Jury Gets Rowan Weapons Case, Then Recesses
A jury deliberating the weapons charges case against syndicated columnist Carl T. Rowan recessed for the night Wednesday after discussing the matter for three hours without reaching a verdict.
District of Columbia Superior Court Judge Arthur L. Burnett Sr. sent the jurors home and ordered them to avoid reading about or listening to broadcast accounts of the trial.
Rowan, 63, an outspoken opponent of gun ownership, has been charged with using an unregistered pistol and ammunition to shoot a youth who took an unauthorized dip in his pool. If convicted of both misdemeanor offenses, he could face up to two years in prison.
“They came in here to prosecute a celebrity,” Rowan’s attorney, Raoul Carroll, said at the close of a two-day trial. “They aren’t interested in the truth.”
Testimony on Son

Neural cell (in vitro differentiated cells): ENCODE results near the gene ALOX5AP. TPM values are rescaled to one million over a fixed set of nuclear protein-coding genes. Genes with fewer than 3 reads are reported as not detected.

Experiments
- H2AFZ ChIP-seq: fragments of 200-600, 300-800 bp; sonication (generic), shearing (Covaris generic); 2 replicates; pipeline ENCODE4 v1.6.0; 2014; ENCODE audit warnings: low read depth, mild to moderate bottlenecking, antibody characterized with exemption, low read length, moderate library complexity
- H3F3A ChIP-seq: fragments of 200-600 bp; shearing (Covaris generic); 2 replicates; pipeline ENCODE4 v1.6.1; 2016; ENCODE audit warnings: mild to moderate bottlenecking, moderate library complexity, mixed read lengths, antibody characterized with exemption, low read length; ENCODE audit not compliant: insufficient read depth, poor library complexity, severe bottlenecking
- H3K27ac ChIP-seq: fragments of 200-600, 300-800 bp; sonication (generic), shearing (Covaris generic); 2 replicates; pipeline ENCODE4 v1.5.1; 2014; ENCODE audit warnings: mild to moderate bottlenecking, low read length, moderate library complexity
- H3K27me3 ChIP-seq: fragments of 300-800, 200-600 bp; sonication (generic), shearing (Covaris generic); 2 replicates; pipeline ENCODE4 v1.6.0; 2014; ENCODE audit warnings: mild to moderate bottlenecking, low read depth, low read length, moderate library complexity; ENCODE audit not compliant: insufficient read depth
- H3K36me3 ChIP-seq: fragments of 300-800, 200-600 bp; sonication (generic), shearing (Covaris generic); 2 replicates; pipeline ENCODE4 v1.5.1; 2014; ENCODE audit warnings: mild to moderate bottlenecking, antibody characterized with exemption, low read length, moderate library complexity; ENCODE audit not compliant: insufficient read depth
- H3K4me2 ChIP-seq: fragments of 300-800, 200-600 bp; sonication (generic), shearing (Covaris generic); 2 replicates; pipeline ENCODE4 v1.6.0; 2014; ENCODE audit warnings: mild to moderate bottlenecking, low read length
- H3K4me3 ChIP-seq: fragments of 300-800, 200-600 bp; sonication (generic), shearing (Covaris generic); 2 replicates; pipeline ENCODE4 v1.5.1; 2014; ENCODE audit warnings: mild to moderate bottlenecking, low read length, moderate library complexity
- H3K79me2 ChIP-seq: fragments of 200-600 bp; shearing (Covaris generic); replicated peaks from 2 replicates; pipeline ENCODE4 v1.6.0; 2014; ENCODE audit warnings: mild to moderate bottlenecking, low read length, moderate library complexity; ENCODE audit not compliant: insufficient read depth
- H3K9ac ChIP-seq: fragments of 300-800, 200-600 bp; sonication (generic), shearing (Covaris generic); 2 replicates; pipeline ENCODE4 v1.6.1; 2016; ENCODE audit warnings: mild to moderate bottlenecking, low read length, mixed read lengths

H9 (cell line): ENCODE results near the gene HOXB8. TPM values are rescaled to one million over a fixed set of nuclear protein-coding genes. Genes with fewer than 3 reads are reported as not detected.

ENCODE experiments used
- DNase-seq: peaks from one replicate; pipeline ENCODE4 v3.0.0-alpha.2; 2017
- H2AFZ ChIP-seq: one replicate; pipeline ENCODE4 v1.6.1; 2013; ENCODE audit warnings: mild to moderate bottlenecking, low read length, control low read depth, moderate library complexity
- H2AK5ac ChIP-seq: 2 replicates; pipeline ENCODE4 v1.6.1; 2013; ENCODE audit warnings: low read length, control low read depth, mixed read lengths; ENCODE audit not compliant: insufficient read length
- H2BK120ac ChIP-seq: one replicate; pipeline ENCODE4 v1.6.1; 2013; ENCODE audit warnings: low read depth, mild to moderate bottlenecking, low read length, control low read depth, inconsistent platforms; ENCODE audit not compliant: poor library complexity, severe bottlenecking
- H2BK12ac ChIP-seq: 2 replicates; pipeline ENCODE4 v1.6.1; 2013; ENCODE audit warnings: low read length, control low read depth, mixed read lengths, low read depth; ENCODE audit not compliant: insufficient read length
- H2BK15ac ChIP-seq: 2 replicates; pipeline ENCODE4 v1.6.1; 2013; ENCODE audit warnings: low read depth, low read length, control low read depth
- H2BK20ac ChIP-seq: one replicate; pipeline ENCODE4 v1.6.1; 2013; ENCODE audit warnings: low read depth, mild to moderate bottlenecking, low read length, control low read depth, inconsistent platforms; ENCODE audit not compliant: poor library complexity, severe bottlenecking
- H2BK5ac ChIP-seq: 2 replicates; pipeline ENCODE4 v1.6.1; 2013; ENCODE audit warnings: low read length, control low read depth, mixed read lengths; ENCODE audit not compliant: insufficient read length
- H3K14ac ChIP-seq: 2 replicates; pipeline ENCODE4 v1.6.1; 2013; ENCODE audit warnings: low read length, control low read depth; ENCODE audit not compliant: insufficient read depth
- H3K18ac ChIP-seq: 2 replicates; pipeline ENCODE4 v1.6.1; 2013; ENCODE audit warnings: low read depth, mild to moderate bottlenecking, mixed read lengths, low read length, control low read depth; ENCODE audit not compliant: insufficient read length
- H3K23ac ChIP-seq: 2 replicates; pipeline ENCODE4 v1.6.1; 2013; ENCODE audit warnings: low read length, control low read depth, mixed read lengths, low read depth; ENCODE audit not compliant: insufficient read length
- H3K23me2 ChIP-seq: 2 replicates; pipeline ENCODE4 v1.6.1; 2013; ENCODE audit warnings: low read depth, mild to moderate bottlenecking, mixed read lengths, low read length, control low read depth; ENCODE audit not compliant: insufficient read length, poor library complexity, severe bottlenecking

Carroll argued also that district police had told Rowan’s son, Carl Jr., a former FBI agent, that he did not have to register the weapon his father later used against the teen-age intruder.
Rowan testified that his son gave him the .22-caliber pistol in 1982, after he had received death threats from people purporting to be members of the Ku Klux Klan.
Thomas C. Collier, the city attorney, argued that the case was “very simple.”
“We are here simply because the handgun is not registered,” Collier said. “The death threats, the shooting and the issue of trespassing have nothing to do with this case.”